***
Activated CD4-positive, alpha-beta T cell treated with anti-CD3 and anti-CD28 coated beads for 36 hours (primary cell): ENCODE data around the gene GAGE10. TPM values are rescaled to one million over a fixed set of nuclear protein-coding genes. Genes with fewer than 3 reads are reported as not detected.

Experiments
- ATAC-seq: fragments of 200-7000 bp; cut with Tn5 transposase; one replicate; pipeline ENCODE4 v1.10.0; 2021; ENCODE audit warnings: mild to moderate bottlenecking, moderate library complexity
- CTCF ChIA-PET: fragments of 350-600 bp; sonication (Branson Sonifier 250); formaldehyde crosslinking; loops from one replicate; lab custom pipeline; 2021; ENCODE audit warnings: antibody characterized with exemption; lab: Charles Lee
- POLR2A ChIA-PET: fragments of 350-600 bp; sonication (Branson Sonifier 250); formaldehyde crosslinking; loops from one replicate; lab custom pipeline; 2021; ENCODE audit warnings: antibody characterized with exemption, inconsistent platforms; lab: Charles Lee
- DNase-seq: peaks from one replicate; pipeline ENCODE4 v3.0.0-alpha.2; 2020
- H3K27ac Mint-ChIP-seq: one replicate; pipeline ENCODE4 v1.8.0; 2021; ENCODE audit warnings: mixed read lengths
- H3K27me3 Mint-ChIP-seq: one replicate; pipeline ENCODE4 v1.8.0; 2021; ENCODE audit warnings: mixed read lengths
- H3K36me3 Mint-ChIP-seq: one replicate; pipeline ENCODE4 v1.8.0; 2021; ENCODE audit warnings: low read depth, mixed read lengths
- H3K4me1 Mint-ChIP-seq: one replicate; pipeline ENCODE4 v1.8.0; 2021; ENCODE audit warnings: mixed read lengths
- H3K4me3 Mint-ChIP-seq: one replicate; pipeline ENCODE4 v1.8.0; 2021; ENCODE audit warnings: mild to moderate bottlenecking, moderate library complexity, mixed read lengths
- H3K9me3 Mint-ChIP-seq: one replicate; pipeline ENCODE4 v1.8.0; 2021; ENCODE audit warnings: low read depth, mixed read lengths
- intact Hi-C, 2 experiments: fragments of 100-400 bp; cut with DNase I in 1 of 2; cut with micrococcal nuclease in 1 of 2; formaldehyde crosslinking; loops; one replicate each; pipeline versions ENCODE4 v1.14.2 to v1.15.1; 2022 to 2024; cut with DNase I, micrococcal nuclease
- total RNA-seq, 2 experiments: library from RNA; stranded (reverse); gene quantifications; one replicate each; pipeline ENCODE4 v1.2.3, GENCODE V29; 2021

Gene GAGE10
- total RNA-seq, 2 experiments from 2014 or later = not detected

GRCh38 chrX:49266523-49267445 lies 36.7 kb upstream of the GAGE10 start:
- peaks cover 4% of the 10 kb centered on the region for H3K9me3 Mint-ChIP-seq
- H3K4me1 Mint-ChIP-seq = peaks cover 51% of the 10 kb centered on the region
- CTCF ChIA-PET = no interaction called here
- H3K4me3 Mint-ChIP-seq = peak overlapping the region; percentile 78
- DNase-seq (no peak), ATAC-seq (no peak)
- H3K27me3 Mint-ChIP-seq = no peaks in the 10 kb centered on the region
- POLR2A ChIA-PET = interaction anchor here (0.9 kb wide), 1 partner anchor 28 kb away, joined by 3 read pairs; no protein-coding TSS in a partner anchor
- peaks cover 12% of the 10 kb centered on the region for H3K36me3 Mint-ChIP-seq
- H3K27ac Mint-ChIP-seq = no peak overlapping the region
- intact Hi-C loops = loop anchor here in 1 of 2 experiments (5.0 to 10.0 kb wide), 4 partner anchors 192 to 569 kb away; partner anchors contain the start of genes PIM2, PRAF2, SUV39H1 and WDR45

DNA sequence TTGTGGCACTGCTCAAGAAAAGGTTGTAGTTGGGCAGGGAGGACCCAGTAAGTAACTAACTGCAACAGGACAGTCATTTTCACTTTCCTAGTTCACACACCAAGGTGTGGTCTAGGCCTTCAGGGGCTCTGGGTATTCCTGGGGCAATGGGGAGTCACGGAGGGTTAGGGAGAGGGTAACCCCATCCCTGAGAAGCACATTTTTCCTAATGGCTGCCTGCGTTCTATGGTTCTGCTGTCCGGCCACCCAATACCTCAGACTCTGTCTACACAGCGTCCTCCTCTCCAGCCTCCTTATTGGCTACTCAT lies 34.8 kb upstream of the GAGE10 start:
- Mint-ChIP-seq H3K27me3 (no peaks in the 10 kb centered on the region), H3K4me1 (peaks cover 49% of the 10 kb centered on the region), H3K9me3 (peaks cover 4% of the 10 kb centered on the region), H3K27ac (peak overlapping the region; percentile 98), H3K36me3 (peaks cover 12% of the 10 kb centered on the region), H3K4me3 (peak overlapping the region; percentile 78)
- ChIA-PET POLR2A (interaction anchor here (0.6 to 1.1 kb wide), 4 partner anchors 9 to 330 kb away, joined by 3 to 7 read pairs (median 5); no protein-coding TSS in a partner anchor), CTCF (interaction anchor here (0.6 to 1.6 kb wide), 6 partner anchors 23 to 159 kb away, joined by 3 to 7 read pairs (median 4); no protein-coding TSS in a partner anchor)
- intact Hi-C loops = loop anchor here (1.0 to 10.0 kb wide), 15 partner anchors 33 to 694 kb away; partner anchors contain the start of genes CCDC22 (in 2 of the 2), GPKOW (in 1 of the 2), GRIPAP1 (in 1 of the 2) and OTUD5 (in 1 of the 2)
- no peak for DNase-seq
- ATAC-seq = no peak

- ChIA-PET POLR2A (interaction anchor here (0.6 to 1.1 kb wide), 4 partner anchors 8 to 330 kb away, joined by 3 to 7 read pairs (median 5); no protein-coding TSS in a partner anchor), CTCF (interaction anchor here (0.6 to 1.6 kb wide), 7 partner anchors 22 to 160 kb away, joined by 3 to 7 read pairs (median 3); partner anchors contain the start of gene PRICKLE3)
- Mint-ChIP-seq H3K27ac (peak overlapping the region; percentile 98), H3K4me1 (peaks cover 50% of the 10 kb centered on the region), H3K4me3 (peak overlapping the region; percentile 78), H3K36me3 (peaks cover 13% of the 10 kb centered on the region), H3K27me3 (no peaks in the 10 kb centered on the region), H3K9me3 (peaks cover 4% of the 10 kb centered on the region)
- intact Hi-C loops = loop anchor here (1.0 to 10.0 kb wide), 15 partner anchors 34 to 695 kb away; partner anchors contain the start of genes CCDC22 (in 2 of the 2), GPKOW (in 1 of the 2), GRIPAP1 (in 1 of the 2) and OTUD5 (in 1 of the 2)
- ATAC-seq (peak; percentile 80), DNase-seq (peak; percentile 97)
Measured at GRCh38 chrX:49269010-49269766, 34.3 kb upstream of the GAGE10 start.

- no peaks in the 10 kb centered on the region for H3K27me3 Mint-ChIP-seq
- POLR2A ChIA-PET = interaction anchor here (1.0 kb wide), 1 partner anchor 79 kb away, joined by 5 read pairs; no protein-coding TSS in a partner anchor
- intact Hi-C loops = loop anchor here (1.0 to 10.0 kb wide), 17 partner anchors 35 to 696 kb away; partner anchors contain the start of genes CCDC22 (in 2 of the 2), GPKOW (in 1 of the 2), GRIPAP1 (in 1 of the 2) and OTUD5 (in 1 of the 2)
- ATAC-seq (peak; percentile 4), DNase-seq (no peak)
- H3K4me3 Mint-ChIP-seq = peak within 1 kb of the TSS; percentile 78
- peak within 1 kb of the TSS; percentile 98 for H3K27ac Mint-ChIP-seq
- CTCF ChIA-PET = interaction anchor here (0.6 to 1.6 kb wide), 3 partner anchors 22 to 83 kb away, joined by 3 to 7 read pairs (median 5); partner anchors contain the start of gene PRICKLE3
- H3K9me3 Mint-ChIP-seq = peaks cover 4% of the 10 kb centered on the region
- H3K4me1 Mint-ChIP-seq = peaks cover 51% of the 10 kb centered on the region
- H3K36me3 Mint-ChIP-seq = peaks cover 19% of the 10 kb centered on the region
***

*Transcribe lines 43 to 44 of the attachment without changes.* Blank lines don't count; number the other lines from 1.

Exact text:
- H3K4me3 Mint-ChIP-seq = peak within 1 kb of the TSS; percentile 78
- peak within 1 kb of the TSS; percentile 98 for H3K27ac Mint-ChIP-seq